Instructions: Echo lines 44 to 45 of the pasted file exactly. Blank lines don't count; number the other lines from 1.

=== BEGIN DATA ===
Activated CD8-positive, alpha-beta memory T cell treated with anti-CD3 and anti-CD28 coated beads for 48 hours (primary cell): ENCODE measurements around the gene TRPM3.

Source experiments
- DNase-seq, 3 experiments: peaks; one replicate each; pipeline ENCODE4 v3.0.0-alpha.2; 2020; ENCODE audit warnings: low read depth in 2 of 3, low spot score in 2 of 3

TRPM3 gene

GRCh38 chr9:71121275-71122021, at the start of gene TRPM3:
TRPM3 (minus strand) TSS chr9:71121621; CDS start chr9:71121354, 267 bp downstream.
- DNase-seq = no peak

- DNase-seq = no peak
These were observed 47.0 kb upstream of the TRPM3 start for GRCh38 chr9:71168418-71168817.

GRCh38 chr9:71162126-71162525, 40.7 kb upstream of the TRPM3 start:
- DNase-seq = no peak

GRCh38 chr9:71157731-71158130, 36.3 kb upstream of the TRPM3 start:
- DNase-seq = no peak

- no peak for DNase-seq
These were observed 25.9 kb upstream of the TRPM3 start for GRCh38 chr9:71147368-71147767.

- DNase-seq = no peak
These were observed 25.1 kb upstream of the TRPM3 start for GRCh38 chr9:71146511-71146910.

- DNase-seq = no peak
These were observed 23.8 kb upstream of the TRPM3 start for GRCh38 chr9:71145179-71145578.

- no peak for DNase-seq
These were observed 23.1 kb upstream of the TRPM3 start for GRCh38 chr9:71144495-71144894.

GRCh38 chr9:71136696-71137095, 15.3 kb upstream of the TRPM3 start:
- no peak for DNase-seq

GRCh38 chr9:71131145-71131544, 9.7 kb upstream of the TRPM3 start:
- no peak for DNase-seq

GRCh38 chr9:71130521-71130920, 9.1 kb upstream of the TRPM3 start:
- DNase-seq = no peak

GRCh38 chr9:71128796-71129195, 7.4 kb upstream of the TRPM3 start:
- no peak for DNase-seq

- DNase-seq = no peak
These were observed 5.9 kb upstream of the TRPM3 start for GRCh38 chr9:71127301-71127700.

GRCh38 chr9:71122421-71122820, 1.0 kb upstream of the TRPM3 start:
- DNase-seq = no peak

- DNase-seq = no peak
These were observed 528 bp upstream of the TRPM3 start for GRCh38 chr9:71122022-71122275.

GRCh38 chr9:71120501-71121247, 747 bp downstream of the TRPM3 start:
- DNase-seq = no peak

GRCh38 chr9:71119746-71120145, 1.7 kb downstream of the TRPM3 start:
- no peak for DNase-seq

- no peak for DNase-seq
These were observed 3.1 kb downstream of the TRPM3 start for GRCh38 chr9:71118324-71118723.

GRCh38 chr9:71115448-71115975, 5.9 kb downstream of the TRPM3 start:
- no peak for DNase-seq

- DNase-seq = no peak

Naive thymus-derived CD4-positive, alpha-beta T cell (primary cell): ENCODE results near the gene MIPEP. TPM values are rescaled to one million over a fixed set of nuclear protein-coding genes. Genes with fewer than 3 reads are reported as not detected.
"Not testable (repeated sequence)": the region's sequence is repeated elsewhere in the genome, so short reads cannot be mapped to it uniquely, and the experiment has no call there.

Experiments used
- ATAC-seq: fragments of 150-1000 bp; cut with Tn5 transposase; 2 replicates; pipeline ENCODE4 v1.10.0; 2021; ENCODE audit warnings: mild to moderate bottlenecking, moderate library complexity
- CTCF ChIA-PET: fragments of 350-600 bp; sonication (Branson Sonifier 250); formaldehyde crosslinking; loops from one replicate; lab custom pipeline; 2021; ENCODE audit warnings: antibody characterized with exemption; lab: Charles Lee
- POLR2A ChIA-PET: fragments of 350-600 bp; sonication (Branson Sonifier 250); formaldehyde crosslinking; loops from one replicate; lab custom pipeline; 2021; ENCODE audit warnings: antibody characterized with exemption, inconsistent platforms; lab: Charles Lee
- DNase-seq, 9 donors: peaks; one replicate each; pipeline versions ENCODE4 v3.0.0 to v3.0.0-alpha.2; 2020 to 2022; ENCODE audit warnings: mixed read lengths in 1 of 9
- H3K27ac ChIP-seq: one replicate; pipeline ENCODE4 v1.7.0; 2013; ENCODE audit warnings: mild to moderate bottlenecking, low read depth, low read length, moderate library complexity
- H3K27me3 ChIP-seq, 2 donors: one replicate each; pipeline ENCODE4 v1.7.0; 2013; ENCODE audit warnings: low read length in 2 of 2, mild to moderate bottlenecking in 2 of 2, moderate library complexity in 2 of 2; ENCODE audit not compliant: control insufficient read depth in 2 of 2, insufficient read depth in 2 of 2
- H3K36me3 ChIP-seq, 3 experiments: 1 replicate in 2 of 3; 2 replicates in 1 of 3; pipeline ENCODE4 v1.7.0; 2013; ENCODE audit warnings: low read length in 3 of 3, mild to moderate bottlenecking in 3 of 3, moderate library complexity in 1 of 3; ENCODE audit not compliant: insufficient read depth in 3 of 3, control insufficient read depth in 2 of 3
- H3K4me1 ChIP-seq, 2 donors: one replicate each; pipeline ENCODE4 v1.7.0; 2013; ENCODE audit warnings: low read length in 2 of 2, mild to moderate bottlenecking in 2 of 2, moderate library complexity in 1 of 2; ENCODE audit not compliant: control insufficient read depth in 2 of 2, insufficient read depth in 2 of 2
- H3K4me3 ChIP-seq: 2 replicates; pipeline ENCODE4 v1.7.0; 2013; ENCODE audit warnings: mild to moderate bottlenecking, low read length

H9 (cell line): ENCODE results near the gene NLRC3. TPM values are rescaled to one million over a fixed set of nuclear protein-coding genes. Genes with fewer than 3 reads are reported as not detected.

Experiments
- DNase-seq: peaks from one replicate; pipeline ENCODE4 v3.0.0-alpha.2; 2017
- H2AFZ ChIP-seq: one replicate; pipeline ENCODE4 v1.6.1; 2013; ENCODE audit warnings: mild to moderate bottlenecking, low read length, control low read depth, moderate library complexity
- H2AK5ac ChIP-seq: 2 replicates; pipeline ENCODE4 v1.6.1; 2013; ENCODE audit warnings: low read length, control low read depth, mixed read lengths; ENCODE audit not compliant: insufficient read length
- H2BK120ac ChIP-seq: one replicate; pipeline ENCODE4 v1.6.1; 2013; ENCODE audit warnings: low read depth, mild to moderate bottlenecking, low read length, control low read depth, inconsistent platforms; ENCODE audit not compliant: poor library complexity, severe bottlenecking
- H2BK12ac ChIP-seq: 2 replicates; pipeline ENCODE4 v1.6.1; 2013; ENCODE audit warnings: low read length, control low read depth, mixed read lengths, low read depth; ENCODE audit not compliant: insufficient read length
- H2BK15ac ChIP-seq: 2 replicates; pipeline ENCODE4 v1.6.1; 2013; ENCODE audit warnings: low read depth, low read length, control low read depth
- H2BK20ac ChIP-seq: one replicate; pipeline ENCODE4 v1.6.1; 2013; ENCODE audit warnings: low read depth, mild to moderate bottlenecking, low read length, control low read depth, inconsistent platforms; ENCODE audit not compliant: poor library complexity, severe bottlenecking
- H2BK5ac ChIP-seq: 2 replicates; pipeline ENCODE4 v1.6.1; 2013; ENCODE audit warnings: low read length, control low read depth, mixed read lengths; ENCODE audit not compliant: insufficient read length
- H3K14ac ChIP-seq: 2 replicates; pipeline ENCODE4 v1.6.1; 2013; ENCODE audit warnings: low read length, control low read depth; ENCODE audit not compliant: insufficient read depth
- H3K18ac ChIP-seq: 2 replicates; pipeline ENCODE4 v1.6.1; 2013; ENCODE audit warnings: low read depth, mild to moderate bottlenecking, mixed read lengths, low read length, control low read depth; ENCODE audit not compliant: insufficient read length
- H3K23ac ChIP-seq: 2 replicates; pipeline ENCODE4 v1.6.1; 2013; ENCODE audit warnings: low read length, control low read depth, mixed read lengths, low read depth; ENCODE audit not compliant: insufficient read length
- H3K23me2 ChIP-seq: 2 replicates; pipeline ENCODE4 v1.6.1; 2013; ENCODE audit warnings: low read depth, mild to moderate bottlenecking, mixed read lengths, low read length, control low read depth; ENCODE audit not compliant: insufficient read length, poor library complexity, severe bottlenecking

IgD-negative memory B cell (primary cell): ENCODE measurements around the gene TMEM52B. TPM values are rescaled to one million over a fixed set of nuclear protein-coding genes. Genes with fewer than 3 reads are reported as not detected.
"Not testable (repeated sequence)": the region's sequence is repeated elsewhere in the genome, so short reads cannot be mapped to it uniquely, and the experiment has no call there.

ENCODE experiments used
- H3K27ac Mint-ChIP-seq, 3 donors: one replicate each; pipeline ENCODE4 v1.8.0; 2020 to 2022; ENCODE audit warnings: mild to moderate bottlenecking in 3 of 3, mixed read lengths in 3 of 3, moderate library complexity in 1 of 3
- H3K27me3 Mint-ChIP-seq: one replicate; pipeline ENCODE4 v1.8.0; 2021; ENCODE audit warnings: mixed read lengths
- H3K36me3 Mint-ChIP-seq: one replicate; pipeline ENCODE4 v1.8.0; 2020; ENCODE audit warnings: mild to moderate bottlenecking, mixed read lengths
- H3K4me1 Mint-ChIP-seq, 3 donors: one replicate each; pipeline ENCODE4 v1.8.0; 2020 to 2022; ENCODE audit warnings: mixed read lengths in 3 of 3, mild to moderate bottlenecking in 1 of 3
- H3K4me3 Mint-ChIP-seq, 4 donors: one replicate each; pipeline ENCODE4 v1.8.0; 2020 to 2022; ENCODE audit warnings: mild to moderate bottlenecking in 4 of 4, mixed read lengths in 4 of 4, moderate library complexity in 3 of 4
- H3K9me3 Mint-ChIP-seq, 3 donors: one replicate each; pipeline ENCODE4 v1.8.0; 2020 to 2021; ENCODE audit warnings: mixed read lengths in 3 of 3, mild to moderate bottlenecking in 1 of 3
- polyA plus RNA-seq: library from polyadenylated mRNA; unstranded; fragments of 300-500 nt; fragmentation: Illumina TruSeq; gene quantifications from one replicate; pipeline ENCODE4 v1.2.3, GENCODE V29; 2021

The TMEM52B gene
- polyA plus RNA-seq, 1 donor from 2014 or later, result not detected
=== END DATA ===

- DNase-seq = no peak

Naive thymus-derived CD4-positive, alpha-beta T cell (primary cell): ENCODE results near the gene MIPEP. TPM values are rescaled to one million over a fixed set of nuclear protein-coding genes. Genes with fewer than 3 reads are reported as not detected.